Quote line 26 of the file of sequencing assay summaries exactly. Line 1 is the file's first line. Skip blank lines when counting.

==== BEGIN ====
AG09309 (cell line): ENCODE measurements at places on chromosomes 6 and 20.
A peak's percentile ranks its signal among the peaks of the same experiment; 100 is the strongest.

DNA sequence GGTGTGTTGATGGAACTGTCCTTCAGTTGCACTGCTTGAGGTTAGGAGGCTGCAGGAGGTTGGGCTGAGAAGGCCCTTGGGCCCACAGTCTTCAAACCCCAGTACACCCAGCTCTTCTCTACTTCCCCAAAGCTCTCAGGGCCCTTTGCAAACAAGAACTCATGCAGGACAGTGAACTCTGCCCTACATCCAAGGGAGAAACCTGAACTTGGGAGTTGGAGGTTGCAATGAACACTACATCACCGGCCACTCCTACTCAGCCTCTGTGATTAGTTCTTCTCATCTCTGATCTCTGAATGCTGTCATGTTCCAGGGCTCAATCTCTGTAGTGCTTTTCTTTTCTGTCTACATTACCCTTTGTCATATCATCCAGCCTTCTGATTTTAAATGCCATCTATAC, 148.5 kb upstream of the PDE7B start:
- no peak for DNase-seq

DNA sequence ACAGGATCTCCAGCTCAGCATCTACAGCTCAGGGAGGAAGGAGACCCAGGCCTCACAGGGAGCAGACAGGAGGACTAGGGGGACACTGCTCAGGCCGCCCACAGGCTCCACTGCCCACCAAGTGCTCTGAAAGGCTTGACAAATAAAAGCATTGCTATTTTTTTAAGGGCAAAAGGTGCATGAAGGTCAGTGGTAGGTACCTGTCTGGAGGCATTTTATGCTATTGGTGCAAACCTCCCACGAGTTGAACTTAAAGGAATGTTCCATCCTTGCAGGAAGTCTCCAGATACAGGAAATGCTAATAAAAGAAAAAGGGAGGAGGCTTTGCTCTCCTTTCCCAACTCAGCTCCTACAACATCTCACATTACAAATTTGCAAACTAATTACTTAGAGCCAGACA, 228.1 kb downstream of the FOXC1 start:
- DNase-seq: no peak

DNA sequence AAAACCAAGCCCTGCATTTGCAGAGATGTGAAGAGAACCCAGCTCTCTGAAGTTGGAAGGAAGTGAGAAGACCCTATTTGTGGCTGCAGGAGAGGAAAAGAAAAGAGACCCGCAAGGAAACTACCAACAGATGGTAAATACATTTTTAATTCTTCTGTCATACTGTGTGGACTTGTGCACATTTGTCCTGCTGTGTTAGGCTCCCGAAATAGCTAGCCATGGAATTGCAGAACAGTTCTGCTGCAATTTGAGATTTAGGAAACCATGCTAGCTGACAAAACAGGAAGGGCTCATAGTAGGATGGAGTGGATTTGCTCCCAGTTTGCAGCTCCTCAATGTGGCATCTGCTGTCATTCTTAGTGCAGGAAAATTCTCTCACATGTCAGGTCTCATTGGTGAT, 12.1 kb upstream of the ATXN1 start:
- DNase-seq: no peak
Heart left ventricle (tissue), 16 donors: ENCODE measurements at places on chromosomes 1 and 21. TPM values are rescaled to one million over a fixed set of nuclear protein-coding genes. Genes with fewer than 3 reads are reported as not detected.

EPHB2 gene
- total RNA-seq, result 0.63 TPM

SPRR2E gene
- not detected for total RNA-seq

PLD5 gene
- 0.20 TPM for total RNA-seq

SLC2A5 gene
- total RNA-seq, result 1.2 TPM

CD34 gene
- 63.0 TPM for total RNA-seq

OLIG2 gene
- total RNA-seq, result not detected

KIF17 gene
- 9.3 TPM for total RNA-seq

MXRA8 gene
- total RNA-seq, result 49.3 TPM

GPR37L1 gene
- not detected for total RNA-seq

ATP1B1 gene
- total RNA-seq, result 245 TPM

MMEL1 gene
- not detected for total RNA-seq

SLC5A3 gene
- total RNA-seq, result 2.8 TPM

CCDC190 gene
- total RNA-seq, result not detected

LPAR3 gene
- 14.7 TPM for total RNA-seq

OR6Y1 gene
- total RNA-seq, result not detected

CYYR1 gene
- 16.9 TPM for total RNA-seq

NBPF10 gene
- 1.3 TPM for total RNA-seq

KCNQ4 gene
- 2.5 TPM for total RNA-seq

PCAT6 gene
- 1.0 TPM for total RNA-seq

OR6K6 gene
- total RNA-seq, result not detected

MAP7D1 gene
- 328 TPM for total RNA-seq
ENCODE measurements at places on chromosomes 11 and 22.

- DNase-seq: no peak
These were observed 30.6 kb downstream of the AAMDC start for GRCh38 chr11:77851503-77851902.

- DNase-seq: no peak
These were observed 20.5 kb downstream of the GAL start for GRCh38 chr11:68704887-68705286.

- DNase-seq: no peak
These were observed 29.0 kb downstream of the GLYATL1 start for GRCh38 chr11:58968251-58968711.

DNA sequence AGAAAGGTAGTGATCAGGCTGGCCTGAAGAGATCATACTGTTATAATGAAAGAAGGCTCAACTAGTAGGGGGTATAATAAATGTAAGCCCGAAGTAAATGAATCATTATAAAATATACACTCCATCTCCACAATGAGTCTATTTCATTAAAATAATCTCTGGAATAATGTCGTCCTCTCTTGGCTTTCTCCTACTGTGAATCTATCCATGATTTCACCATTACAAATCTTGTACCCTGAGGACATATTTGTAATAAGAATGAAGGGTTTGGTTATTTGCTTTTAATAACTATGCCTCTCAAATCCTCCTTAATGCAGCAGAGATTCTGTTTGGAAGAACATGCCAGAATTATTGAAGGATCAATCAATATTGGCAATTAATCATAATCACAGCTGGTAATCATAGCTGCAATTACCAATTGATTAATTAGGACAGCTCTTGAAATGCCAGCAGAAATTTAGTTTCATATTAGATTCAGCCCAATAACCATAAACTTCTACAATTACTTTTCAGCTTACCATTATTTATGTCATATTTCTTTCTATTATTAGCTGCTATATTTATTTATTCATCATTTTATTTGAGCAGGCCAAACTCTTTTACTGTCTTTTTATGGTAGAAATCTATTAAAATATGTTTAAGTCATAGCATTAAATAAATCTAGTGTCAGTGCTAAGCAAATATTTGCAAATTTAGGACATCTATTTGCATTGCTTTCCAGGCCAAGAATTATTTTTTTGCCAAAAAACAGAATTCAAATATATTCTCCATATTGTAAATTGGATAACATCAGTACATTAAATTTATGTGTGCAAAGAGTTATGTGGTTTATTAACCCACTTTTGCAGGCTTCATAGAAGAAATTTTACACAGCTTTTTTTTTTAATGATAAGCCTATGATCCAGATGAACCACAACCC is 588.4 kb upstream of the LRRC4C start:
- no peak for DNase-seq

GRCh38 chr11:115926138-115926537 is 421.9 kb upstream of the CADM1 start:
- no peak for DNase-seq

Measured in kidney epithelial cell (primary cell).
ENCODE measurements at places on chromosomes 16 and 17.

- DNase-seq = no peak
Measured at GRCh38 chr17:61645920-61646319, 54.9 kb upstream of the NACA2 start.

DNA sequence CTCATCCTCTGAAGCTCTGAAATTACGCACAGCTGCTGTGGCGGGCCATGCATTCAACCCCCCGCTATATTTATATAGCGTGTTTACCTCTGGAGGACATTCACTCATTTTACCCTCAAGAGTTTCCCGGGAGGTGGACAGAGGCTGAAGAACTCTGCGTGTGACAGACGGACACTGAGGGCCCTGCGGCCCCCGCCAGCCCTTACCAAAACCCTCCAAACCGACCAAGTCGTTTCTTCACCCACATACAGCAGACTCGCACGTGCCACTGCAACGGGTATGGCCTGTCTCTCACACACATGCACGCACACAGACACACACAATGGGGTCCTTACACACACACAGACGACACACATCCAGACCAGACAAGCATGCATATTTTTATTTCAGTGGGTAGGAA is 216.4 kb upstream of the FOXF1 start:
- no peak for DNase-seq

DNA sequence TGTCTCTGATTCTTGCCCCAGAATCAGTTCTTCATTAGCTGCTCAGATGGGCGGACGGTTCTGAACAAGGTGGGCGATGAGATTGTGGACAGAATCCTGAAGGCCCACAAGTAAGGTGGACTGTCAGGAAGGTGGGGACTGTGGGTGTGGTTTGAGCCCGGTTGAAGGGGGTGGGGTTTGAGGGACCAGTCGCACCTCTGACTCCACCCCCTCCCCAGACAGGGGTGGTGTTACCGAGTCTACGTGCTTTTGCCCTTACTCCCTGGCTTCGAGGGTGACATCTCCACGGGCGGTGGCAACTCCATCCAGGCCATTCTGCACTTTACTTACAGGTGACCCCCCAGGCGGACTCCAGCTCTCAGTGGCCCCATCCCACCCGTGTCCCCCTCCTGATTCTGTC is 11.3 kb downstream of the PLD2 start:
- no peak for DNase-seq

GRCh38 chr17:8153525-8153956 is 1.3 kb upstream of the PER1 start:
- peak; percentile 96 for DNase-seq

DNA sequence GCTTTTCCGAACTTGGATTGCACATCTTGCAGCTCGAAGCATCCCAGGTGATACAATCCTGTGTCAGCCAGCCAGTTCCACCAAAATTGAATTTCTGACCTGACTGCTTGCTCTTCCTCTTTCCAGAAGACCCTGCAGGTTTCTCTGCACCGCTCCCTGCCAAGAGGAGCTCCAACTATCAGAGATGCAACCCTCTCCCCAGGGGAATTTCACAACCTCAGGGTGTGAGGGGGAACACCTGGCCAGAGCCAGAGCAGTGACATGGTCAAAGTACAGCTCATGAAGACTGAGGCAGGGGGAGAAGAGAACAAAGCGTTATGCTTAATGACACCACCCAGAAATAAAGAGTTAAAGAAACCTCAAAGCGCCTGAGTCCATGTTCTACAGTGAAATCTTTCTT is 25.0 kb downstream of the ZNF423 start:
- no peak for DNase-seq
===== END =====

GPR37L1 gene